When the celebration of the ancient Mass should be proscribed by Rome in all the churches of the Orbe, those who thought they could serve two masters – the Church of Christ and the conciliar church – will discover that they have been deceived, as happened before them to the Council Fathers. At that point they will have to make that choice they had deluded themselves into thinking they could evade, which will force them to disobey an unlawful order in order to obey the Lord, or bow their heads to the tyrant’s will by failing in their duties as God’s ministers. Let those who avoided supporting the few, very few brethren who were faithful to their Priesthood when they were singled out as disobedient or inflexible just because they foresaw deception and blackmail, think twice in their examination of conscience.
Here it is not a matter of disguising the Montinian Mass as an ancient Mass, trying to conceal with vestments and Gregorian chants the Pharisaic hypocrisy that conceived it; it is not a matter of removing the Prex eucharistica II or celebrating ad orientem: the battle is fought over the ontological difference between the theocentric vision of the Tridentine Mass and the anthropocentric vision of its Conciliar counterfeit.
This is nothing less than the battle between Christ and Satan. A battle for the Mass, which is the heart of our Faith, the throne where the divine Eucharistic King descends, the Calvary on which the immolation of the spotless Lamb is renewed in bloodless form. Not a dinner, not a concert, not a review of eccentricities or a pulpit for heresiarchs, not a podium for rallies.
A battle that will be spiritually reinforced in the hiding of Christ-faithful priests, considered excommunicated and schismatic, while in the churches along with the Reformed rite infidelity, error, hypocrisy will triumph. And absence: absence of God, absence of holy priests, absence of good believers. The absence – I said this in my Homily for the Chair of St. Peter’s in Rome (here) – of that unity between the Chair and the Altar, between the sacred authority of the Pastors and their very raison d’être, on the model of Christ, ready to ascend Golgotha first, to immolate themselves for the flock. Those who reject this mystical vision of their Priesthood end up exercising the authority they hold without the ratification that comes only from the Altar, from the Sacrifice, from the Cross: from Christ who on that Cross reigns as King and Pontiff even over temporal and spiritual rulers.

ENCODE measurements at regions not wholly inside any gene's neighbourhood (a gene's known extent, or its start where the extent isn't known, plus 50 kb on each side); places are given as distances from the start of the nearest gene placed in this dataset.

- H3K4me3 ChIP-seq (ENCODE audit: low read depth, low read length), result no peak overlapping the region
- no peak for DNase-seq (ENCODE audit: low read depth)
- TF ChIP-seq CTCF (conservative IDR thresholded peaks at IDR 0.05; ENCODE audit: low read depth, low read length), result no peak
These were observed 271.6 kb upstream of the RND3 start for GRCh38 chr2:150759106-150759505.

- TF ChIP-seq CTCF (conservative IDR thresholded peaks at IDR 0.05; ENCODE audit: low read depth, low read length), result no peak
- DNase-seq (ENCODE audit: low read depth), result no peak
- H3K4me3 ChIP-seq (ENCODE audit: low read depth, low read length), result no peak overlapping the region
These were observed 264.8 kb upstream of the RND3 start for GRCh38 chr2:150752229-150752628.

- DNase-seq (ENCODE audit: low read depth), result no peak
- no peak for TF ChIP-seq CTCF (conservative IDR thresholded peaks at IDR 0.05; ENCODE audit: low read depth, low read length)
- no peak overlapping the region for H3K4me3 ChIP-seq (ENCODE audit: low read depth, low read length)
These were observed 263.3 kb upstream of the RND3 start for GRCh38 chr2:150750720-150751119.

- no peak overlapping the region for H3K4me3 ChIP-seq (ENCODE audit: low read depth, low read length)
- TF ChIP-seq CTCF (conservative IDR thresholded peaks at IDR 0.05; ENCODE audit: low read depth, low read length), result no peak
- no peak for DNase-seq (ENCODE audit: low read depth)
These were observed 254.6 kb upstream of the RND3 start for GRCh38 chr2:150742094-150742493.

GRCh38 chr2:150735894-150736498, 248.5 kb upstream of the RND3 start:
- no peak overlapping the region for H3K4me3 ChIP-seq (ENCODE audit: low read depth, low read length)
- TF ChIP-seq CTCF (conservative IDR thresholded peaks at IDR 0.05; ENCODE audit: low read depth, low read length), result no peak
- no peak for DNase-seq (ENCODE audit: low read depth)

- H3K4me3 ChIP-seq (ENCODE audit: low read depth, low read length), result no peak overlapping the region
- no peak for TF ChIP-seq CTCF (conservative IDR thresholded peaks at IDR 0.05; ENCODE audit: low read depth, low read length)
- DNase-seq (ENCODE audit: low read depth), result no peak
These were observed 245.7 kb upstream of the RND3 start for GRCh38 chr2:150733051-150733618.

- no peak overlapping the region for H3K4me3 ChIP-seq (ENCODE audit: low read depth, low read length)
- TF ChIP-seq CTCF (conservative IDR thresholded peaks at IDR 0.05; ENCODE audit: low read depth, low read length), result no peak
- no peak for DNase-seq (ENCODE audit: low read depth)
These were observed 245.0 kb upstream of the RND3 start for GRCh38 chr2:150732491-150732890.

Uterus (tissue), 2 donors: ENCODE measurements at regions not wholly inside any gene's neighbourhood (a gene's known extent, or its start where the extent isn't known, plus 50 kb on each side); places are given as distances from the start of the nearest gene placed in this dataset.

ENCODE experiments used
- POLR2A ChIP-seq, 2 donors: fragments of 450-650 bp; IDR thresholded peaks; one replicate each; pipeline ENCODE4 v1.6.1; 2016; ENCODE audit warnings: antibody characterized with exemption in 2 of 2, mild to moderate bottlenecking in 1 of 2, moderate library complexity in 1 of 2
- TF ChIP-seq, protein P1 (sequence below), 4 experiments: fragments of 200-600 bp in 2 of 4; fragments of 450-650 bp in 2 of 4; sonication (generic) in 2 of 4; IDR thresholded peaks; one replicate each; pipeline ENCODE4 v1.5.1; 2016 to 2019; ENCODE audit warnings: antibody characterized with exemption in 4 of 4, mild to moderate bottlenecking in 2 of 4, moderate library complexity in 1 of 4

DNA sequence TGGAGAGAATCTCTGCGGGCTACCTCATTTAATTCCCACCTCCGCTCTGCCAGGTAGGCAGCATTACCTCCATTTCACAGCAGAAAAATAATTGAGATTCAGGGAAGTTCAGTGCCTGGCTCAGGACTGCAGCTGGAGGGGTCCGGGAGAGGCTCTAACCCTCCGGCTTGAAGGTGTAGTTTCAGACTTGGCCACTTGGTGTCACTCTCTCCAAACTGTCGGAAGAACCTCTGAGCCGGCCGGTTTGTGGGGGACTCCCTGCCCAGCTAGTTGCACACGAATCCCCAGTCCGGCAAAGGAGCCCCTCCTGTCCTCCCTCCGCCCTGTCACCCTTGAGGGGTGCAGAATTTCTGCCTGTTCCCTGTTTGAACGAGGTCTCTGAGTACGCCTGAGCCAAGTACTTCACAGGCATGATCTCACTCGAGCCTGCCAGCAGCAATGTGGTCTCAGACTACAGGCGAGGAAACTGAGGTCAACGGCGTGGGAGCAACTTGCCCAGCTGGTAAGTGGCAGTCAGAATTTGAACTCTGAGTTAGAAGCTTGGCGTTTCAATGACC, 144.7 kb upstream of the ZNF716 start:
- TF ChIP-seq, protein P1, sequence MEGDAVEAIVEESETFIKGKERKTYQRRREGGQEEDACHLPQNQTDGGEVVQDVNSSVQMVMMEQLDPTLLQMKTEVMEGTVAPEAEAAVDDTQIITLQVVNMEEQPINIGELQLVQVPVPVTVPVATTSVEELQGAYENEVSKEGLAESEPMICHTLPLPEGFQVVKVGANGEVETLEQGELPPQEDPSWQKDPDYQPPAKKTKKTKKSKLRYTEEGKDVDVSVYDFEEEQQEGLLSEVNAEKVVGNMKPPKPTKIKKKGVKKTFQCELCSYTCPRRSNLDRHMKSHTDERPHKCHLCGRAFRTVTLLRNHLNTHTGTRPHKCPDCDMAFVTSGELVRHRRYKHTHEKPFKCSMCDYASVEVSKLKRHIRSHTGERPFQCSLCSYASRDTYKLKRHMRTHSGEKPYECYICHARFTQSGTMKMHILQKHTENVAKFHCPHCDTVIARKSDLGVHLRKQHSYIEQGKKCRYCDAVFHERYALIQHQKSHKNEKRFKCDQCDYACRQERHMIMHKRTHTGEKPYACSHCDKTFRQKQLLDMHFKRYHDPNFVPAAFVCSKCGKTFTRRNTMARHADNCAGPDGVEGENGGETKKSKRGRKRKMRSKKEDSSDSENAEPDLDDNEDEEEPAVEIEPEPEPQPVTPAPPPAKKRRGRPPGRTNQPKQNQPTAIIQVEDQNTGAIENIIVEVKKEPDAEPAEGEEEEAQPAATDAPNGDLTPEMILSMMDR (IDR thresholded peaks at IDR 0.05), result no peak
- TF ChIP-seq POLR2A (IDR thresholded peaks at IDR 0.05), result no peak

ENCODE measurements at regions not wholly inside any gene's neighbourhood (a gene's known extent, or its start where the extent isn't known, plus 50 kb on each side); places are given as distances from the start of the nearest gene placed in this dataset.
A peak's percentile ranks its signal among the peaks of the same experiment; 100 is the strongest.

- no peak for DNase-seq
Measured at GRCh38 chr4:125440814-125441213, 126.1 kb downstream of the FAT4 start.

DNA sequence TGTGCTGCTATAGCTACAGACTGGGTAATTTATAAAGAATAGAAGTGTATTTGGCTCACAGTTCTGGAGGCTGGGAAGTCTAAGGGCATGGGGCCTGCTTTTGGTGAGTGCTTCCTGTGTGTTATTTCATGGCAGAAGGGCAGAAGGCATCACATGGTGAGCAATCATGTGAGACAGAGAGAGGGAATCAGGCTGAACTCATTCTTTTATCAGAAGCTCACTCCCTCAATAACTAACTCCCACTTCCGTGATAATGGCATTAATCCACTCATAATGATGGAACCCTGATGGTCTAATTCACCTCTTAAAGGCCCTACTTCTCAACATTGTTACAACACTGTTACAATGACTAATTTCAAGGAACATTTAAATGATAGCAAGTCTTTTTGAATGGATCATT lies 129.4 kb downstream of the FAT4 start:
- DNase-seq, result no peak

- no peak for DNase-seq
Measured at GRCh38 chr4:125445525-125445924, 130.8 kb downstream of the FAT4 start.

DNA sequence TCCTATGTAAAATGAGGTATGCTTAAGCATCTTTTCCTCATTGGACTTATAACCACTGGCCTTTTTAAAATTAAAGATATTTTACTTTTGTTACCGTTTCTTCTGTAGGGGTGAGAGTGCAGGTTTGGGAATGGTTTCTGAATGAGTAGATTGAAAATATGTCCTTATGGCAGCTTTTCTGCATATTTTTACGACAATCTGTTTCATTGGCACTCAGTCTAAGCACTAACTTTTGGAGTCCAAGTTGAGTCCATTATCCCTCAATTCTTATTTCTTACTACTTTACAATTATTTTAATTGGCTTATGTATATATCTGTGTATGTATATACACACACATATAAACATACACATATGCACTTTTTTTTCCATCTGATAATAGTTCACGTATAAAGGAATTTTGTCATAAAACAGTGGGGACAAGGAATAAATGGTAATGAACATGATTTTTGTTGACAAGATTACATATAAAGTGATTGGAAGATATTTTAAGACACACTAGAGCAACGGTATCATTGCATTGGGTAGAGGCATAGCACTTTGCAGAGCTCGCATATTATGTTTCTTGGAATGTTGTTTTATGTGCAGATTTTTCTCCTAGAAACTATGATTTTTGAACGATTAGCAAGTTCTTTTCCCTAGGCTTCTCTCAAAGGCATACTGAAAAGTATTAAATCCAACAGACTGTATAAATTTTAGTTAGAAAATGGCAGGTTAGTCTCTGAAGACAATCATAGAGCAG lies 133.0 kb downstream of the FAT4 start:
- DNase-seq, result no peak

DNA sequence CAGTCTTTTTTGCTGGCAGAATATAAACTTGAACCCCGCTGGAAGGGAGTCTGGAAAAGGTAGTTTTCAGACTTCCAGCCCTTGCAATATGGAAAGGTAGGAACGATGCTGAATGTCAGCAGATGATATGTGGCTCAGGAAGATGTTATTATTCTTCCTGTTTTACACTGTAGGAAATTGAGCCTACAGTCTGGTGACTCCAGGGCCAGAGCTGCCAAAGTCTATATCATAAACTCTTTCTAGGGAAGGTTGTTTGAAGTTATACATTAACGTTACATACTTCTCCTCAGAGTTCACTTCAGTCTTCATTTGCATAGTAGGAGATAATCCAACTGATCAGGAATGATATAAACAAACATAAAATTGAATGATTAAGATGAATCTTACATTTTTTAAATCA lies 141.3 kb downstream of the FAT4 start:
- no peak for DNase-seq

If this is what Bergoglio wants in order to assert his overwhelming power in the deafening silence of the Sacred College and the Episcopate, he knows that he will encounter the firm and decisive opposition of many good souls, willing to fight for love of the Lord and for the salvation of their own souls and determined not to yield, at such a tremendous time for the fate of the Church and the world, to those who would like to cancel the Perennial Sacrifice, as if to make it easier for the Antichrist to ascend to the top of the New World Order. We will soon understand the meaning of the tremendous words of the Gospel (Mt. 24:15), in which the Lord speaks of the abomination of desolation in the temple: the abominable horror of seeing the treasure of the Mass proscribed, of seeing our altars stripped, our churches closed, our services forced into hiding. This is the abomination of desolation: the end of the Holy Apostolic Mass.
When, on January 21, 304, 13-year-old Agnes was led to Martyrdom, many among the faithful and among the priests had apostatized the Faith before Diocletian’s persecution. Should we fear the ostracism of the Council sect when a little girl gave us the example of fidelity and fortitude before the executioner? That heroic fidelity was praised by St. Ambrose and St. Damasus: let us make sure that we can merit, even if unworthy, the future praise of the Church as we prepare for these trials in which to witness our belonging to Christ.
January 21, 2023
Sanctæ Agnetis Virginis et Martyris